End of the Mob

Today is a big day in New York City’s crime history. On June 23, 1992, John Gotti, the Gambino family’s “Teflon Don” was sentenced to life in prison.

 

john gotti

John Gotti, also called “The Dapper Don” for his fly clothes

Gotti was born in the Bronx in 1940 to a poor Italian family, but he quickly started doing errands for various mobsters working out of East New York, in Brooklyn. In New York, there were five major crime families– Bonanno, Colombo, Genovese, Lucchese and Gambino. Gotti had started to work for the Gambino family, who were considered to be the most powerful and influential mobsters of their time. By sixteen, Gotti had dropped out of school and was working full time with a crew called the Fulton-Rockaway Boys. Judging by the amount of times they were busted, I don’t think the Fulton-Rockaway Boys were exactly the Napoleons of Crime. He tried to steal a cement mixer but it fell and crushed his foot. The injury gave him this distinct walk, that later turned into his trademark swagger. Finally, Gotti was put away for 3 years in 1968 when he and his crew were caught stealing cars from Idlewild Airport, which later would be re-christened JFK International Airport.

 

Carlo Gambino

In 1974, Gotti caught the attention of Carlo Gambino, head of the Gambino crime family. Gambino’s nephew was kidnapped and killed, so Gotti killed the people responsible. He was convicted, but only sentenced to four years for murder. (Jesus.) When he got out in ’77 after only serving three years, he was promoted to Captain of the most powerful mob family in America, as thanks for his actions.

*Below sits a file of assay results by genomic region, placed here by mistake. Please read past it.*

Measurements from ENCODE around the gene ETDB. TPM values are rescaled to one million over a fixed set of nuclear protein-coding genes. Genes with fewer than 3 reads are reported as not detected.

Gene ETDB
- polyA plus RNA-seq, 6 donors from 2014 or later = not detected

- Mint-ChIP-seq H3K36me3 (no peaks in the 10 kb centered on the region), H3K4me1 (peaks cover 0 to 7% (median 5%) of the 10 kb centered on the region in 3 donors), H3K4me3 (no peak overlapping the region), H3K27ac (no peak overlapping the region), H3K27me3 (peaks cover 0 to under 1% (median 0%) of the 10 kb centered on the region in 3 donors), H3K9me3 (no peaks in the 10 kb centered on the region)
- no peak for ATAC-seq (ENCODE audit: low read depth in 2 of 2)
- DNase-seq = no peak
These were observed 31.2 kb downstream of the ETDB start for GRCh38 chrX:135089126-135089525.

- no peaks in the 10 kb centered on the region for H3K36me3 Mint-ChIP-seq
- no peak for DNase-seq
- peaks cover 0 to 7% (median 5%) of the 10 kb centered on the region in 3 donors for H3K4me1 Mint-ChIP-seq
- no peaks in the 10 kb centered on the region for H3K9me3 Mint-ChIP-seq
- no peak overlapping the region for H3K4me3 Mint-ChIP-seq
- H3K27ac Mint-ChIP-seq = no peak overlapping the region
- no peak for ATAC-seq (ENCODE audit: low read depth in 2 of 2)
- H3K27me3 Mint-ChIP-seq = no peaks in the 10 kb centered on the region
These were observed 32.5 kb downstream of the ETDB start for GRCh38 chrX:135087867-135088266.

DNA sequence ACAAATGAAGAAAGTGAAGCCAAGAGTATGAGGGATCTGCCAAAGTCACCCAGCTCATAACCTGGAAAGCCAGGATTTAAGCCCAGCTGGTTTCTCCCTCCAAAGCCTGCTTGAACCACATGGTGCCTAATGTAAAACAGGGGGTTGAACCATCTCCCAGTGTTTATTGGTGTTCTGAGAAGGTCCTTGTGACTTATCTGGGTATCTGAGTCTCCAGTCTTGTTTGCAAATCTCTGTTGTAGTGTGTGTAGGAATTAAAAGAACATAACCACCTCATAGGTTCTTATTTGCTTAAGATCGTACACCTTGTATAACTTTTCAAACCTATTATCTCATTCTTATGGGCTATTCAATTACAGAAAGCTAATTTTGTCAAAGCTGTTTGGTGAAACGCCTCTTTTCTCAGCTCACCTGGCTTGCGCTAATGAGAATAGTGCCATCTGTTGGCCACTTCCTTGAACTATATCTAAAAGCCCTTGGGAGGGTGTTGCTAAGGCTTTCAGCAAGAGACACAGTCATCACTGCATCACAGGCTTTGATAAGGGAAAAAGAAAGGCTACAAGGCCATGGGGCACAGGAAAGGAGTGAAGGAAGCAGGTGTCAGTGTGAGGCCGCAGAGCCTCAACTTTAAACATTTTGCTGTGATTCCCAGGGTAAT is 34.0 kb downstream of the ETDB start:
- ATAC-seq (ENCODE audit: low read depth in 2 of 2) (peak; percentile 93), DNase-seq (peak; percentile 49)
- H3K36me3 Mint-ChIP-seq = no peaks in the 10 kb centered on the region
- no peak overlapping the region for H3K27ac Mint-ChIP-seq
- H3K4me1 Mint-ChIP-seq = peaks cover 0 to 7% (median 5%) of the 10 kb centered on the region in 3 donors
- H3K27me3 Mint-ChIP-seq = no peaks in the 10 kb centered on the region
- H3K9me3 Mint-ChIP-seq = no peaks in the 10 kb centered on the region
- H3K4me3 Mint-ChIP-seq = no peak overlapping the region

When Carlo Gambino died, control of the family was given to Paul Castellano, Gambino’s brother-in-law. Paul and Gotti, didn’t really care for each other, and it wasn’t a big surprise when Gotti had him killed in 1985. With Paul out of the way, John Gotti was now the head of the Gambino family.

paul castellano

Paul Castellano

As soon as he took control of the family, the government started to tap his phone and build a case against him. They had enough evidence to put him away, but every time he was brought to trial, he was acquitted. Probably because all the witnesses changed their minds about testifying, and the jury was worried about getting their fingers cut off. Gotti had this star quality and swagger that made him a hit with the press. He claimed to be a hard working, plumbing supply salesman who was being harassed by the Feds. But, in reality, he was a total psychopath. Despite the mountains of evidence against him, he always got away. Hence the nickname “The Teflon Don”, because no matter what the prosecutors threw at him, nothing would stick.

 

Finally, in 1990, the cops arrested another mobster named Salvatore “Sammy the Bull” Gravano. He agreed to turn state’s evidence in return for not going to jail. In 1992, with Gravano’s testimony, Gotti was found guilty on 13 counts, including murder and racketeering. He was sentenced to life, and was locked in a cell for 23 hours a day until he died in 2002.

 

On our Crime Tour, we discuss the beginnings of the families, and organized crime in the city, but its interesting to see the end of the story. After Gotti went down, these families started to crumble. Now the mob is but a whisper of what it once was. Probably why Times Square is basically Disney Land. I’m not sure how big an improvement that is…

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